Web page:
Fire damaged forest, Central Sulawesi, July '03, 2001 photos and text by Peter O'Byrne
The hillside in the
foreground had been ablaze a day or two before we arrived (it was still
in places), and the orchid-rich patch of riverine forest in the
foreground gully was severely damaged along the far edge. It was
clear that every year the same hillside got burned and the
forest margin got nibbled away, one strip at a time.
The above photo shows some narrow-bole montane
forest (pole-forest) on an open wind-swept plateau at about 1100
m altitude. According to the locals, 5 or 6 years ago when
humans first moved into the area, the forest came up to the road.
It is now about 100 metres away from the road. The grassy strip
gets burned every dry season and each year the trees along the
forest margin get flamed and either die or get severely damaged.
The dead trees seen here were burned in the previous dry season
(ie, 9-10 months prior to the photo) and will be completely consumed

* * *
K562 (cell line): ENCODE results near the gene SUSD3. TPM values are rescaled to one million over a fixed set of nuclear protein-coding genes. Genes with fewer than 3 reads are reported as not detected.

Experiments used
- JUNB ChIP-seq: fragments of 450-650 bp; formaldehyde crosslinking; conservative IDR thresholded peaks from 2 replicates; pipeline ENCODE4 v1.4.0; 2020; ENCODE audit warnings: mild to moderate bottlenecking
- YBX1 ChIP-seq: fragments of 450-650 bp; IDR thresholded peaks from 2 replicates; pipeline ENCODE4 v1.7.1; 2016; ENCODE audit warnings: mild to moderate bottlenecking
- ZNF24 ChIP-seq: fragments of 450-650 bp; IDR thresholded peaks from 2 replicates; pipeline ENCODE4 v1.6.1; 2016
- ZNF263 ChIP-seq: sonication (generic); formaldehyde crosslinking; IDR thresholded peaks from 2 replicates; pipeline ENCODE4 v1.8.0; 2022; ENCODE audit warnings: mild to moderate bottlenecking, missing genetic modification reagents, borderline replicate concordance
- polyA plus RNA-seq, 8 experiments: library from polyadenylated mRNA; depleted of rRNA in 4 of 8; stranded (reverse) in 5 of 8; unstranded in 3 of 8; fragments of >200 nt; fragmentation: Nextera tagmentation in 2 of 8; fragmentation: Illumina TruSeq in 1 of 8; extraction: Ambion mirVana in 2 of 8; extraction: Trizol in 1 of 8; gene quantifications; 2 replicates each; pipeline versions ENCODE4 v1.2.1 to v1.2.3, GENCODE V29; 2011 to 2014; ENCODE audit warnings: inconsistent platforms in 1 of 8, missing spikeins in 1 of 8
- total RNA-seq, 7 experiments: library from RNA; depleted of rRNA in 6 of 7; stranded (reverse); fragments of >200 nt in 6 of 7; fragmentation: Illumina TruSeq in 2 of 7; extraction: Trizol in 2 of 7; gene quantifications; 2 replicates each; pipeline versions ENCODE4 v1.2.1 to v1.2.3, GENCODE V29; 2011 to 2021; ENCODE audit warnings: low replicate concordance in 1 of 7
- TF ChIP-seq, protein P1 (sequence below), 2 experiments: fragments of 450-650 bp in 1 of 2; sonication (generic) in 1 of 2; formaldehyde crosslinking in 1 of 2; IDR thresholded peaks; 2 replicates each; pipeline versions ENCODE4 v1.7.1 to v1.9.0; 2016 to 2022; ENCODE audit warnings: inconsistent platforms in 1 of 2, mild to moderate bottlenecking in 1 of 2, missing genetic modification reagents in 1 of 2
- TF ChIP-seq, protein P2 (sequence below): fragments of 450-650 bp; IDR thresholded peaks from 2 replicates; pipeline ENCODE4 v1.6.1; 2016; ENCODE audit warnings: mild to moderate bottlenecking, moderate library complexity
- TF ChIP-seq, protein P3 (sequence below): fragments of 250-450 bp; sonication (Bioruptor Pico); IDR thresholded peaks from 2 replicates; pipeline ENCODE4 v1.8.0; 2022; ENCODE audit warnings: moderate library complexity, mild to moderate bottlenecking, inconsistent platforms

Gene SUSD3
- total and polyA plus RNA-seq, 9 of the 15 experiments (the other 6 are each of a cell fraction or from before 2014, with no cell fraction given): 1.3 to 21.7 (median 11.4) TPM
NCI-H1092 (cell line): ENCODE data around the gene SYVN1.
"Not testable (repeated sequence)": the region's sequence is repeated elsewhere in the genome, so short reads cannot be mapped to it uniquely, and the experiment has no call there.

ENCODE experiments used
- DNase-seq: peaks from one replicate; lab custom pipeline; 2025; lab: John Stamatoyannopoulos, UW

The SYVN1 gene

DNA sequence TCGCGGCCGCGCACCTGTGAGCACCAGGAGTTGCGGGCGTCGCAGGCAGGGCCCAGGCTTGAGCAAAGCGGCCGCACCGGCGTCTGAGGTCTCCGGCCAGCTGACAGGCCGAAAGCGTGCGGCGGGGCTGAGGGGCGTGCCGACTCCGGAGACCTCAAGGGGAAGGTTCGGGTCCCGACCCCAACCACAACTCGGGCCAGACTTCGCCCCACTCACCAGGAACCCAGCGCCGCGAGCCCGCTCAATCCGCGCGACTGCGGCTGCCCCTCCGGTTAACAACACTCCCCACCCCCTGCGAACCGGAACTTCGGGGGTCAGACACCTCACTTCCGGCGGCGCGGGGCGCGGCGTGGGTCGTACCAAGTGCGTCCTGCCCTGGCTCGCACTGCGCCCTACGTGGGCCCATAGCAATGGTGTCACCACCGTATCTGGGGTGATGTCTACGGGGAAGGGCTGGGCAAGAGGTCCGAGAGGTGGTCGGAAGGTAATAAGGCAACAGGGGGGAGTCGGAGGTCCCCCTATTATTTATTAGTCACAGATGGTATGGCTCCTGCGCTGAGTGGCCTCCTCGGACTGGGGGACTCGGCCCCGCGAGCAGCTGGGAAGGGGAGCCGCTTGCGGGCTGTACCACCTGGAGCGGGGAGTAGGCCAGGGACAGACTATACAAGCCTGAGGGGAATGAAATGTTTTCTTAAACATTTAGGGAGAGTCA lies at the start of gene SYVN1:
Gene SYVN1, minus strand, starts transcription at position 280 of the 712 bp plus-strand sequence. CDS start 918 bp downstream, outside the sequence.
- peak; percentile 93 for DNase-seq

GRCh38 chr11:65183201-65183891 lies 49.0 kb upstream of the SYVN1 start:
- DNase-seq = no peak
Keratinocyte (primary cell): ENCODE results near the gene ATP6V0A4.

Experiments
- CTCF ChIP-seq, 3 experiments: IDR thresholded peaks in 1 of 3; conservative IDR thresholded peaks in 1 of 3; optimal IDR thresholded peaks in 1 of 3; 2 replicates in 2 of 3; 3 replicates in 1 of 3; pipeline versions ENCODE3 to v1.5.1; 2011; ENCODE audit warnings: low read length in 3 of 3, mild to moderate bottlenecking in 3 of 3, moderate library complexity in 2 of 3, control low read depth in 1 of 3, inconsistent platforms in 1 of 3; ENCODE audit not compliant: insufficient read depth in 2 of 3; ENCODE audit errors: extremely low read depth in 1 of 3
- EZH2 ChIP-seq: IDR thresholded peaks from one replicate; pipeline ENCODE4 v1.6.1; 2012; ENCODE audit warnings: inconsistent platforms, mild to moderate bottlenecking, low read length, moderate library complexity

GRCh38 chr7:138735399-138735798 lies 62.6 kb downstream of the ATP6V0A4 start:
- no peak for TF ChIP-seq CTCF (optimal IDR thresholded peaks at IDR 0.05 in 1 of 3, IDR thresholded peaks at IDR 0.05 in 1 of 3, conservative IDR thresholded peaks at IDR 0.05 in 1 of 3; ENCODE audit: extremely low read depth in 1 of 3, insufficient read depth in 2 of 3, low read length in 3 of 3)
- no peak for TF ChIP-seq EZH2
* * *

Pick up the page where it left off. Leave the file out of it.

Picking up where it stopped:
next time the grass is burned (presumably shortly after the photo
was taken). You can see a few burned tree stumps sticking out from
the grass. This is all that remains of the trees that were
2 dry seasons ago. This forest is very rich in orchids, many of
which are still undescribed and known from nowhere else, including an
unidentified Ceratostylis species (see right side bar). The only
species that survives the initial flaming and is still growing on
the dead trees is the showy Dendrobium vogelsangii, but it won't
the intense heat of the next fire.
Dendrobium vogelsangii regenerating on a burned
Dendrobium vogelsangii in flower.